Release Date: 06.08.04
Record label: Hollywood Records
Genre(s): Trance, Big Beat, Ambient, House, Trip-Hop, etc.
Pretty, Funny, But Plent of Disturbing Undercurrents
by: matt cibula
That, of course, is massively unfair…kind of. On the one hand, they’ve been singing together all their lives, and shouldn’t have to apologize for their audience’s fear of Natalie Maines. Their voices are pretty enough, they’re telegenic and engaging enough in their own right, and Kristyn Osborn writes a lot more of SHeDAISY’s songs than any of the Chicks have ever done on their own records. So let me retract that opening statement…kind of.
Because these are definitely well-done songs. "Passenger Seat,” the first single, just jumps out from the radio all smiles, a tale about how cool it can be sitting next to the one you love: “When I look to the left, see his suntanned hands / His muddy river hair and his thousand-acre plans / I’m all shook up like a quarter in a can”. The harmonies are tight and light and just as nice as they need to be, and it’s all very adorable.
And then there’s the album’s centerpiece, the fun romp “Don’t Worry ‘Bout a Thing,” a hootenanny wherein our plucky heroines dish the dirt about life: “Ever sat yourself down when the seat is all wet / Or seen your ex suckin’ face with a little brunette?” They sing about taxes and Nashville politics and the size of their asses (I’m not kidding, gotta be the first mention of “junk in the trunk” in a country song), and they go “blah blah blah blah” before nailing the chorus—self-deprecation, that underused rhetorical trope, is on FIRE here.
And the sad songs are incredibly sad: we have “I should have known I’d never own / This borrowed home” and “I happened to you, you happened to me / But now that’s gone” and “I will live behind closed doors / To keep from hearing what I already know.” And the love/lust songs sound like there’s some real passion there, especially “360º of You,” where they totally perv on some random guy while checking out his butt. Which is cool.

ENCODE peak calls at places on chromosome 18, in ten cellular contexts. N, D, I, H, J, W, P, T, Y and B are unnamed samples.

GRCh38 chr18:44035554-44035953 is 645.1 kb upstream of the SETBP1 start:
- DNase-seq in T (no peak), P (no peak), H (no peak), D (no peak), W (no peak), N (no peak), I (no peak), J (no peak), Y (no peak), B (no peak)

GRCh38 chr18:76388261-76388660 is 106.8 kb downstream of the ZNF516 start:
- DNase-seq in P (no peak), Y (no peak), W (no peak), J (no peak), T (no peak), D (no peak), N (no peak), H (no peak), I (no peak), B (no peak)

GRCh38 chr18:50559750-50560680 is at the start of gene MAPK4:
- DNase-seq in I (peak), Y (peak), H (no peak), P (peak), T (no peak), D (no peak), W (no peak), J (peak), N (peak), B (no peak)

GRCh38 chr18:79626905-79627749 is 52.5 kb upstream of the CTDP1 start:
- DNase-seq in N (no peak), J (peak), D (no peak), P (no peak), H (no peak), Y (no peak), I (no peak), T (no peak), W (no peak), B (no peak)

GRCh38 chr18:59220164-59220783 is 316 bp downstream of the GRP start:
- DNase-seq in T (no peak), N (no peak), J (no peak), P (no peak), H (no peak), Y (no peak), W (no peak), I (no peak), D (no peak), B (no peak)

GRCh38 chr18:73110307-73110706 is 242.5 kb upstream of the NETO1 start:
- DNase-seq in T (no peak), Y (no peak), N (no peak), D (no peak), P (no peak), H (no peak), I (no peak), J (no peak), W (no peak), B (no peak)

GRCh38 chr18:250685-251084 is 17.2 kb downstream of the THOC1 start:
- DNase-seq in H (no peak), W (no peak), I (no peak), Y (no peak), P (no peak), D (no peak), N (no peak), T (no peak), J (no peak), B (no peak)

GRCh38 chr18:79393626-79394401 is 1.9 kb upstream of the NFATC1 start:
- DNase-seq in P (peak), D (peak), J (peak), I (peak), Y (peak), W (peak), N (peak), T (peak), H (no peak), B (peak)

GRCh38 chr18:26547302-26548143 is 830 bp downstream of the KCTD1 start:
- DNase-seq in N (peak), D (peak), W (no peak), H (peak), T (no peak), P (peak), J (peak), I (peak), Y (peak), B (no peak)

But let’s back up to the single. Why does the song need to be about being in the passenger seat? And why does the next song, “5, 4, 3, 2, Run,” punish its footloose protagonist for breaking free of her small little town? What seems at first like a song celebrating freedom ends up calling its central character a “truck-stop trollop” and laughing at her for having to call back home for help. There’s something very mean-spirited about that.
And there’s something really creepy about “Good Together (Bucket and Chicken),” an attempt at a cutesy little love song but sporting some of the craziest lyrics I’ve heard this year: “You got the bucket baby / I’ve got the chicken” is okay, but then “You got the Smith and Wesson / I got the ammunition”? What’s going on here? And then “You’re a pesky little fly / I’m the pink plastic swatter / You’re a back-seat kinda guy / And I’m the bishop’s daughter”? Okay, that last one is kinda great, but you see my point.
And I’m not even gonna touch “A Woman’s Work,” which may or may not glorify a serial killer because she’s a Christian woman. Sure, they say she’s a “zealot Jezebel” and they talk about the voices in her head, but they also call her “a Saint sent to purify the human condition”—oh, that’s right, I said I wasn’t gonna touch this one. Still though.
Overall, while I think the Osborns are very good singers and that Kristyn is certainly a very talented writer, this record scares the HELL out of me. Either you’re a self-deprecating good old girl sitting in the passenger seat, being the bullets in your boyfriend’s pistol and dreaming of a wedding ring—or you’re a Jezebel selling yourself on the side of the road or maybe, just maybe, going out in a blaze of horrible, perhaps God-sanctioned, glory. I might listen to this album a few more times, just to make sure I’m not wrong (and to devour some of those delicious hooks), but I’m not sure I’ll let my daughter hear it. I want her to be driving the car; she’s not gonna be ammunition for someone else’s gun. 14-Jul-2004 11:00 PM